“Ph-tt!” said Swipey Broon, and planted a gob of mud right in the middle of his brow.

“Hoh! hoh! hoh!” yelled the others. They hailed Swipey’s action with delight because, to their minds, it exactly met the case. It was the one fit retort to his bouncing.

Beneath the wet plunk of the mud John started back, bumping his head against the wall behind him. The sticky pellet clung to his brow, and he brushed it angrily aside. The laughter of the others added to his wrath against Swipey.

“What are you after?” he bawled. “Don’t try your tricks on me, Swipey Broon. Man, I could kill ye wi’ a glower!”

In a twinkling Swipey’s jacket was off, and he was dancing in his shirt sleeves, inviting Gourlay to come on and try’t.

“G’way, man,” said John, his face as white as the wall; “g’way, man! Don’t have me getting up to ye, or I’ll knock the fleas out of your duds!”

Now the father of Swipey — so called because he always swiped when batting at rounders — the father of Swipey was the rag and bone merchant of Barbie, and it was said (with what degree of truth I know not) that his home was verminous in consequence. John’s taunt was calculated, therefore, to sting him to the quick.

The scion of the Broons, fired for the honour of his house, drove straight at the mouth of the insulter. But John jouked to the side, and Swipey skinned his knuckles on the wall.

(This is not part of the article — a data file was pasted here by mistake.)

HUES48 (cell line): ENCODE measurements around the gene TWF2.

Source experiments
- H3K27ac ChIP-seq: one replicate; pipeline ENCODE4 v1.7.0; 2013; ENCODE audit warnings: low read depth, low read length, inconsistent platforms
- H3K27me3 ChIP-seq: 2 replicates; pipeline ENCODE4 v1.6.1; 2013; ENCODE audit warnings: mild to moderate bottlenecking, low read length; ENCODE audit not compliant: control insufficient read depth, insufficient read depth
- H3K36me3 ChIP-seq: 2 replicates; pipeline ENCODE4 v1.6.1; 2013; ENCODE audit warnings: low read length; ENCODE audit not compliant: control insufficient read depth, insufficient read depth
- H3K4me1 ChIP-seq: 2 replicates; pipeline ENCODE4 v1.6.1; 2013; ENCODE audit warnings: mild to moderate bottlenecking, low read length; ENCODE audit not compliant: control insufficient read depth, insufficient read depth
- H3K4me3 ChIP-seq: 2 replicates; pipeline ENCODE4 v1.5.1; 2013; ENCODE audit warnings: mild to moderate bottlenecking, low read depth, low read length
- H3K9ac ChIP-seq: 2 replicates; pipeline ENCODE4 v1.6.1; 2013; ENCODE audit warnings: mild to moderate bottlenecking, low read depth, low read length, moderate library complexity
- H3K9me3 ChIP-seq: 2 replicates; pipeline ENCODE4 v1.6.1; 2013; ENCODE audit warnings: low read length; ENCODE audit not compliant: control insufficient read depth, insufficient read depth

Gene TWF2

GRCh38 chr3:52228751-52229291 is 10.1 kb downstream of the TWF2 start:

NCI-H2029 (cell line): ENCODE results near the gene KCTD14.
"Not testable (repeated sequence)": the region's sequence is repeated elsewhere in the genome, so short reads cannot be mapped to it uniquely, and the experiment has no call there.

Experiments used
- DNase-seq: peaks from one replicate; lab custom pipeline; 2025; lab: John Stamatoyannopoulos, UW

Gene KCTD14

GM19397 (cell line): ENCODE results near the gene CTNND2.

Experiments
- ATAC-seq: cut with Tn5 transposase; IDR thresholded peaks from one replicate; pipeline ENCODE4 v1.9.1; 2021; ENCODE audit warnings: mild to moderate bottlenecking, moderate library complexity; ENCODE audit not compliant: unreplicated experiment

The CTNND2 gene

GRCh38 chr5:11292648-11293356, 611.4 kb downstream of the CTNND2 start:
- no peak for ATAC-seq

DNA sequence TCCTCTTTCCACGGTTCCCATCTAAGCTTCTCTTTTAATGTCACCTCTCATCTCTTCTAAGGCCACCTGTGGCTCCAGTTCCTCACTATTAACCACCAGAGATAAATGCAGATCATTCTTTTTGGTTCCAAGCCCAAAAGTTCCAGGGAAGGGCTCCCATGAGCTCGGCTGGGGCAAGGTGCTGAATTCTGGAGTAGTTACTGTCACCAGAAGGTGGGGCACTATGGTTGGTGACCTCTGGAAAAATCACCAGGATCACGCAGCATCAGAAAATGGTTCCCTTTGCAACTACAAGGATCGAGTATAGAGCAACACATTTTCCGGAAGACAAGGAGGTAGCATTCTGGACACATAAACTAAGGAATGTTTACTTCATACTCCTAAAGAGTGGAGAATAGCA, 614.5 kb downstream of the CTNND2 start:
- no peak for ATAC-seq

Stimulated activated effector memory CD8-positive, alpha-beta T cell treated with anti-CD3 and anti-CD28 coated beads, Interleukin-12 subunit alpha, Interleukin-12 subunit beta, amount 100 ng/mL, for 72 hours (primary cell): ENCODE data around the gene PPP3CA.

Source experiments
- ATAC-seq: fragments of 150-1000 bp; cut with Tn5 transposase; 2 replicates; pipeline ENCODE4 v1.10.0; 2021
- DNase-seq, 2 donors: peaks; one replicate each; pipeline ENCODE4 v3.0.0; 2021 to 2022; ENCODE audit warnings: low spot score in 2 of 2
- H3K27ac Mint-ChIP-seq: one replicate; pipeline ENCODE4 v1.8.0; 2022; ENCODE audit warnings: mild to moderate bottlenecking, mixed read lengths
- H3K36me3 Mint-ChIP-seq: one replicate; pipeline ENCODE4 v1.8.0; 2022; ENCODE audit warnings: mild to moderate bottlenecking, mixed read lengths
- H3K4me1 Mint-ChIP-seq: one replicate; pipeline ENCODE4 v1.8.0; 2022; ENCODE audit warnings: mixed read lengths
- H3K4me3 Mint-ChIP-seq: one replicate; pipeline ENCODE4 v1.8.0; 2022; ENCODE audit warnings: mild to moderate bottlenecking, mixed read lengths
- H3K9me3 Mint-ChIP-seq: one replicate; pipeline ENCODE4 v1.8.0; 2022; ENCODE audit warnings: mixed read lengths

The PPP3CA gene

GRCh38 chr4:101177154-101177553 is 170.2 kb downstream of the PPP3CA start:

For a moment he rocked to and fro, doubled up in pain, crying “Ooh!” with a rueful face, and squeezing his hand between his thighs to dull its sharper agonies. Then with redoubled wrath bold Swipey hurled him at the foe. He grabbed Gourlay’s head, and shoving it down between his knees, proceeded to pommel his bent back, while John bellowed angrily (from between Swipey’s legs), “Let me up, see!”

Swipey let him up. John came at him with whirling arms, but Swipey jouked and gave him one on the mouth that split his lip. In another moment Gourlay was grovelling on his hands and knees, and triumphant Swipey, astride his back, was bellowing “Hurroo!”— Swipey’s father was an Irishman.

“Let him up, Broon!” cried Peter Wylie —“let him up, and meet each other square!”

“Oh, I’ll let him up,” cried Swipey, and leapt to his feet with magnificent pride. He danced round Gourlay with his fists sawing the air. “I could fight ten of him! — Come on, Gourlay!” he cried, “and I’ll poultice the road wi’ your brose.”

John rose, glaring. But when Swipey rushed he turned and fled. The boys ran into the middle of the street, pointing after the coward and shouting, “Yeh! yeh! yeh!” with the infinite cruel derision of boyhood.

“Yeh! yeh! yeh!” the cries of execration and contempt pursued him as he ran.

Ere he had gone a hundred yards he heard the shrill whistle with which Mr. Gemmell summoned his scholars from their play.

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Last updated Wednesday, March 12, 2014 at 13:31